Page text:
The actual metamorphosis from a decision to purchase a couple of switching firms to “follow” the market into a conscious strategy of using acquisitions to expand the company into new areas and, in effect, as an R&D strategy was evolutionary. Knowing the long record of failed acquisitions in Silicon Valley, Donald Valentine (2001), who was then Cisco’s Chairman of the Board, described their belief that acquisitions would be more manageable if they purchased small startups predominantly made up of engineers, rather than firms of nearly equal size. In other words, they would acquire small startups that they believed would be amenable to and indeed expecting major changes to occur when the firm went public or was acquired.

Cisco’s methodology was not fully formed at the time of the 1993 Crescendo acquisition. When Cisco first began making acquisitions it appeared to place greater emphasis on the product acquired than on the employees absorbed. At the time, retention was thought to be desirable, but does not appear to have been a salient concern. The success of the Crescendo deal and other early deals such as Grand Junction and Kalpana prompted the then CEO John Chambers to make acquisitions an integral part of Cisco’s strategy. In 1994 a manager was hired to focus exclusively upon acquisitions as a business process. Quite naturally, the hiring of an executive to focus on acquisitions reinforced it as a business strategy. However, in October 1994 when Mimi Gigoux joined the human resources team through the Kalpana acquisition, there was still no formal integration process. It was only in 1997 as the pace increased to six acquisitions per year that the HR vice president appointed a full-time acquisition manager. In late 1998, a business integration unit was established to assist in directing the integration process, and by 2001 the HR team devoted to acquisitions had grown to 21 persons.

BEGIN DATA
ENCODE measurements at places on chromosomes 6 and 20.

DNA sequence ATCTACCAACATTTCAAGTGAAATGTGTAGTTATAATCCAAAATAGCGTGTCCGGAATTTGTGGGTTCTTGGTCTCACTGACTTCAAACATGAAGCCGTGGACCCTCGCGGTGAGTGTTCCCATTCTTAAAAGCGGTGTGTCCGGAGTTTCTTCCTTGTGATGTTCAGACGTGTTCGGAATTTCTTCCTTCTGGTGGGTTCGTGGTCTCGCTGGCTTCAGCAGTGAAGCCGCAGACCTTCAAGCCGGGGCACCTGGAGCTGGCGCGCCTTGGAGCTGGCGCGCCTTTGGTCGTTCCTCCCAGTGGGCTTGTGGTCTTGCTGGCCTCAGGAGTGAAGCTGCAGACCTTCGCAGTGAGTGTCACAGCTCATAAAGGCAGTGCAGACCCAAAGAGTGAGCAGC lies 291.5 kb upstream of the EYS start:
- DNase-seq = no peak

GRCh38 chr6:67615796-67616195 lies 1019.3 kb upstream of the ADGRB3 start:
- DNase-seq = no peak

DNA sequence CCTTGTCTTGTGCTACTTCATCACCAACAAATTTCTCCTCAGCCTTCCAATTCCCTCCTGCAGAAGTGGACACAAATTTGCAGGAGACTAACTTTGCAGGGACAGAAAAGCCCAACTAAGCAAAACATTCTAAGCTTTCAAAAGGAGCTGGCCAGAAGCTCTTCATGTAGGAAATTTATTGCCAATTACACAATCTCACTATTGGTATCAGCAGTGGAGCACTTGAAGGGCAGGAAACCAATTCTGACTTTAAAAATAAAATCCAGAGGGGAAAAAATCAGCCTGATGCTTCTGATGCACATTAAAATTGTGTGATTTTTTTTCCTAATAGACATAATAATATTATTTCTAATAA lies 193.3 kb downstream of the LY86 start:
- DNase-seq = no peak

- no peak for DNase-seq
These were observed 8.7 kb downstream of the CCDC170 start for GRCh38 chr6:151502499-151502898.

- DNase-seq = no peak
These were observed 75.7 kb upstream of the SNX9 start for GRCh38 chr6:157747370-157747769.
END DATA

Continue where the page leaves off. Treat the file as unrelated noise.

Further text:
In 1997 John Chambers articulated five guidelines by which to judge the desirability of potential acquisitions (Rifkin 1997):

1. Both firms must share similar visions “about where the industry is going [and] what role each company wants to play in the industry. So you have to look at the visions of both companies and if they are dramatically different, you should back away.”

2. The acquisition must “produce quick wins for [the] shareholders”.

3. There must be “long-term wins for all four constituencies-shareholders, employees, customers, and business partners”.

4. “The chemistry (between the companies) has to be right.” He thought that this was difficult to define, but involved both parties being comfortable with their counterparts.

5. Geographic proximity is important. If the newly acquired firm is located close to Cisco, then interaction will be easier.

What is striking about these guidelines is not that the “economics” need to be right, but rather that three guidelines relate to social and cultural issues. The vice president of BD, Ammar Hanafi, described it this way, “Our model is that every company that we acquire becomes part of Cisco. We really focus on doing a good job in assessing the cultural fit early on, because we don’t get a second chance” (Hanafi 2000). Not only is there remarkable attention to the social, organizational, and human resource aspects of acquisitions, but also a recognition that each acquisition has a path-dependent trajectory. The value inherent in the acquired firm cannot be realized without explicitly considering the social and cultural issues.

The historical record suggests that Cisco only gradually became aware of the fact that acquisition was a form of employee recruitment. This occurred after the first acquisitions when it became clear that acquisitions were bringing in managers and executives that could be corporate leaders. Most important, Cisco’s management recognized these individuals not as potential rivals, but as contributors who could help build the firm. Initially, the leader of the newly acquired firm was charged with ensuring the development of later product generations. Cisco also found that retaining the leaders increased the retention of the other personnel. Moreover, many of those leaders went on to become senior executives.